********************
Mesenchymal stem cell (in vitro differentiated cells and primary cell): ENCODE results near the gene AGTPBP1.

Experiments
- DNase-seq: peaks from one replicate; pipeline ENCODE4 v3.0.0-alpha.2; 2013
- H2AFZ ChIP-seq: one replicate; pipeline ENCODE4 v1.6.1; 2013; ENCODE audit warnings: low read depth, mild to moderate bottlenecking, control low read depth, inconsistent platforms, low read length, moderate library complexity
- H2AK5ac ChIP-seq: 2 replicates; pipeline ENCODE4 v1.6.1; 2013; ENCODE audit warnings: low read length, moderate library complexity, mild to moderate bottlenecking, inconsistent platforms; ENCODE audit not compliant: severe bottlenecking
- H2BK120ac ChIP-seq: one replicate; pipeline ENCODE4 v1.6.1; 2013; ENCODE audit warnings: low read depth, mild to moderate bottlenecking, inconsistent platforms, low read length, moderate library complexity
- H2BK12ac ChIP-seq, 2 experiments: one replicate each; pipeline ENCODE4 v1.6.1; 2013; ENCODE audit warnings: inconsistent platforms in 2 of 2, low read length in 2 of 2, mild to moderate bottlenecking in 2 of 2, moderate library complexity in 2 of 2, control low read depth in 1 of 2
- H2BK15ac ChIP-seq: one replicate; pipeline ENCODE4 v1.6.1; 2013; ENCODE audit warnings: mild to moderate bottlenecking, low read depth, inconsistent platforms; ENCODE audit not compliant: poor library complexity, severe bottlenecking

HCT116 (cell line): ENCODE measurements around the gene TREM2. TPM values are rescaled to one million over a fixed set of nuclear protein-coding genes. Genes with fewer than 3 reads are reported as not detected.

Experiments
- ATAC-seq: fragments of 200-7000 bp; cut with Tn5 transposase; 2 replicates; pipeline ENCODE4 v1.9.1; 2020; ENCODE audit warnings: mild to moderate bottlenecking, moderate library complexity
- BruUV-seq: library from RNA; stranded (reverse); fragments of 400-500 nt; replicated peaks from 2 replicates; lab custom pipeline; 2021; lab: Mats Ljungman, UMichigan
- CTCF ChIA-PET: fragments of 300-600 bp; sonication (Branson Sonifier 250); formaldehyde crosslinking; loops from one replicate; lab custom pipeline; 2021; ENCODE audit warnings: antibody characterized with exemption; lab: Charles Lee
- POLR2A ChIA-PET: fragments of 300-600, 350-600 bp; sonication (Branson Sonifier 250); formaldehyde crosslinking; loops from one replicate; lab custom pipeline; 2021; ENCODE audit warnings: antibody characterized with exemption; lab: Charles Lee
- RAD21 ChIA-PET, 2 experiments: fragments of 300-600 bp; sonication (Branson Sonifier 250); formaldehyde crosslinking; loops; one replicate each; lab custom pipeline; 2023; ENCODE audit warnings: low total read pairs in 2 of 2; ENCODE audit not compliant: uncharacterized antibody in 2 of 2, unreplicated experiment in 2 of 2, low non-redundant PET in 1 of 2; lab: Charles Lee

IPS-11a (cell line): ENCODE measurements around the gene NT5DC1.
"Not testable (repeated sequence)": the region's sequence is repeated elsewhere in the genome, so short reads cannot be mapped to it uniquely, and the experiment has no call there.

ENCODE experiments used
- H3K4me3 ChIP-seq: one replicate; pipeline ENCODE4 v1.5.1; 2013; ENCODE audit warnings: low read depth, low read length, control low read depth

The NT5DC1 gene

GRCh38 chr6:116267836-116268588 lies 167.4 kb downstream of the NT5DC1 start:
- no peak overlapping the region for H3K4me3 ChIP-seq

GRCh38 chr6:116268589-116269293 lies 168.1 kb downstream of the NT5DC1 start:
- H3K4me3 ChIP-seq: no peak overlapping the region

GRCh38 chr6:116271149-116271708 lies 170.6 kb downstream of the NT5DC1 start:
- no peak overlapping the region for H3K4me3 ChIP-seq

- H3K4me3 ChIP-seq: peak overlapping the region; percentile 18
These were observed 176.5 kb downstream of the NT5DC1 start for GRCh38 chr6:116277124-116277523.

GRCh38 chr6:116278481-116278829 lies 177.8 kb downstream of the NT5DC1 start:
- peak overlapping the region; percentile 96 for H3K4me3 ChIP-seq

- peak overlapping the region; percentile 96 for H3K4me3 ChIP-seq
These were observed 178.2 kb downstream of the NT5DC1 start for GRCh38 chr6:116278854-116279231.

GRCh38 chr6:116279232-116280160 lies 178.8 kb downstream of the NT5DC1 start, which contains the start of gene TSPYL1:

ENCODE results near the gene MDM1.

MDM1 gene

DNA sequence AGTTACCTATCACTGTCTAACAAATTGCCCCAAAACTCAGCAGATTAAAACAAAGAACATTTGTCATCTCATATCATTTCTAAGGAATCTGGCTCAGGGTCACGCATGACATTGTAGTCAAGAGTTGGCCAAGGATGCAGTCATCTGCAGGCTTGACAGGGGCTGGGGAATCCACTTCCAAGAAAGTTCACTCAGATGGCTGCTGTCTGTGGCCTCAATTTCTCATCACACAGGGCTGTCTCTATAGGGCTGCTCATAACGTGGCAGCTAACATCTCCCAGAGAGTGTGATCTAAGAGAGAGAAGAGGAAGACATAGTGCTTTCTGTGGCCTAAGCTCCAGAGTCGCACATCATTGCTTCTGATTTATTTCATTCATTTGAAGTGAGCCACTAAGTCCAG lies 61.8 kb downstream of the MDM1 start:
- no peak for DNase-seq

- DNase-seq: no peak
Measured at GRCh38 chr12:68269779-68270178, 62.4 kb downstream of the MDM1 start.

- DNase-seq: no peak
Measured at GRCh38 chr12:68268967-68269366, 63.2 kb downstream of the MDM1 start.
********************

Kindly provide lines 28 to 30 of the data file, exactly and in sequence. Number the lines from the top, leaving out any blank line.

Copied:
These were observed 176.5 kb downstream of the NT5DC1 start for GRCh38 chr6:116277124-116277523.

GRCh38 chr6:116278481-116278829 lies 177.8 kb downstream of the NT5DC1 start:
- peak overlapping the region; percentile 96 for H3K4me3 ChIP-seq